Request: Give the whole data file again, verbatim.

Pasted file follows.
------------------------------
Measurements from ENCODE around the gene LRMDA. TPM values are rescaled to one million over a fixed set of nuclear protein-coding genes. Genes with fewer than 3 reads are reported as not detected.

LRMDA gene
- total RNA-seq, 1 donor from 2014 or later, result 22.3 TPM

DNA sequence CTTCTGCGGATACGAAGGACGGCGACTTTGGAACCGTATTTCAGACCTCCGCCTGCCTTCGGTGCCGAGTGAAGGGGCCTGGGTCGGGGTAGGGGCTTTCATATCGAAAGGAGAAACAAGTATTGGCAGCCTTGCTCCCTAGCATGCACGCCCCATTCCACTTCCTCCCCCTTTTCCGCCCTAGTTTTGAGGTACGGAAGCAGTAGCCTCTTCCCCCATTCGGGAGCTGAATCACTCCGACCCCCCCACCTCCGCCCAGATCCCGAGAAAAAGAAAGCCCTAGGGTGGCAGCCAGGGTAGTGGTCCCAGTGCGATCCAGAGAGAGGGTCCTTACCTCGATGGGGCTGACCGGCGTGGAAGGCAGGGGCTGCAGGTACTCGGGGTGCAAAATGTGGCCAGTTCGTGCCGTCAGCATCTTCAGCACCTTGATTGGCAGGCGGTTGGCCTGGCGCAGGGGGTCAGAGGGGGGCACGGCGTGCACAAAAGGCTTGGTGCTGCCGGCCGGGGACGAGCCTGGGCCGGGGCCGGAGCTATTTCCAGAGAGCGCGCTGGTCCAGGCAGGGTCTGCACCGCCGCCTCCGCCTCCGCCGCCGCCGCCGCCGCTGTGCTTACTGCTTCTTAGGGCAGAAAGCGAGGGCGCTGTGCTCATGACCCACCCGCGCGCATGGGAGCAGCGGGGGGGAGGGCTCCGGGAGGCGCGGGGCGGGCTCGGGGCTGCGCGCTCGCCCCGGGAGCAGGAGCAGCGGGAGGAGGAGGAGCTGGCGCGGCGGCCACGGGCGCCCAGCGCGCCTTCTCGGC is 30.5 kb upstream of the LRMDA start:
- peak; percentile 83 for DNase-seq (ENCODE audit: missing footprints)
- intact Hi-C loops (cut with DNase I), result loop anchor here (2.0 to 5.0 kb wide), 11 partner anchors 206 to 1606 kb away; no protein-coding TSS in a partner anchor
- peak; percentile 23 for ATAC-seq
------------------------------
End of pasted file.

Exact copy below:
Measurements from ENCODE around the gene LRMDA. TPM values are rescaled to one million over a fixed set of nuclear protein-coding genes. Genes with fewer than 3 reads are reported as not detected.

LRMDA gene
- total RNA-seq, 1 donor from 2014 or later, result 22.3 TPM

DNA sequence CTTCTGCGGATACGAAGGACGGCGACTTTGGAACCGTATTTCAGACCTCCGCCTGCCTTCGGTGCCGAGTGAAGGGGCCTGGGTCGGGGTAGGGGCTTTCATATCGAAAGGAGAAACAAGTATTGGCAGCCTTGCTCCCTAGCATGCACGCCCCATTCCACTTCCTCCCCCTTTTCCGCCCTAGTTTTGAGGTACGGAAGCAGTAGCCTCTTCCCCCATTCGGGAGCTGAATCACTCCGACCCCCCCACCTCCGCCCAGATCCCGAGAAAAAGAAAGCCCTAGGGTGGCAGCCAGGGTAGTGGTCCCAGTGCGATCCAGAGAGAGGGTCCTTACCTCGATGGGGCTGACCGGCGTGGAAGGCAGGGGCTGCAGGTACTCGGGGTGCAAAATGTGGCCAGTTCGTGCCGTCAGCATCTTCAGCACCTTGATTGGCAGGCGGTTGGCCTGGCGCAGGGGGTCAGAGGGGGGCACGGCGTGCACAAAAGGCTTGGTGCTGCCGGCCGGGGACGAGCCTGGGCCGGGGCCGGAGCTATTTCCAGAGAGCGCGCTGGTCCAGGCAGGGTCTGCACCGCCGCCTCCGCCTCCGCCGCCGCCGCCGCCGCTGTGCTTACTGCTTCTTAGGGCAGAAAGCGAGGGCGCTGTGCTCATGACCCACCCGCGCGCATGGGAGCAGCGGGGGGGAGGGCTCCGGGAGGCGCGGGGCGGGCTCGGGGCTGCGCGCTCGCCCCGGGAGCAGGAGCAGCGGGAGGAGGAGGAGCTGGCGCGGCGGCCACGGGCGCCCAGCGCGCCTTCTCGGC is 30.5 kb upstream of the LRMDA start:
- peak; percentile 83 for DNase-seq (ENCODE audit: missing footprints)
- intact Hi-C loops (cut with DNase I), result loop anchor here (2.0 to 5.0 kb wide), 11 partner anchors 206 to 1606 kb away; no protein-coding TSS in a partner anchor
- peak; percentile 23 for ATAC-seq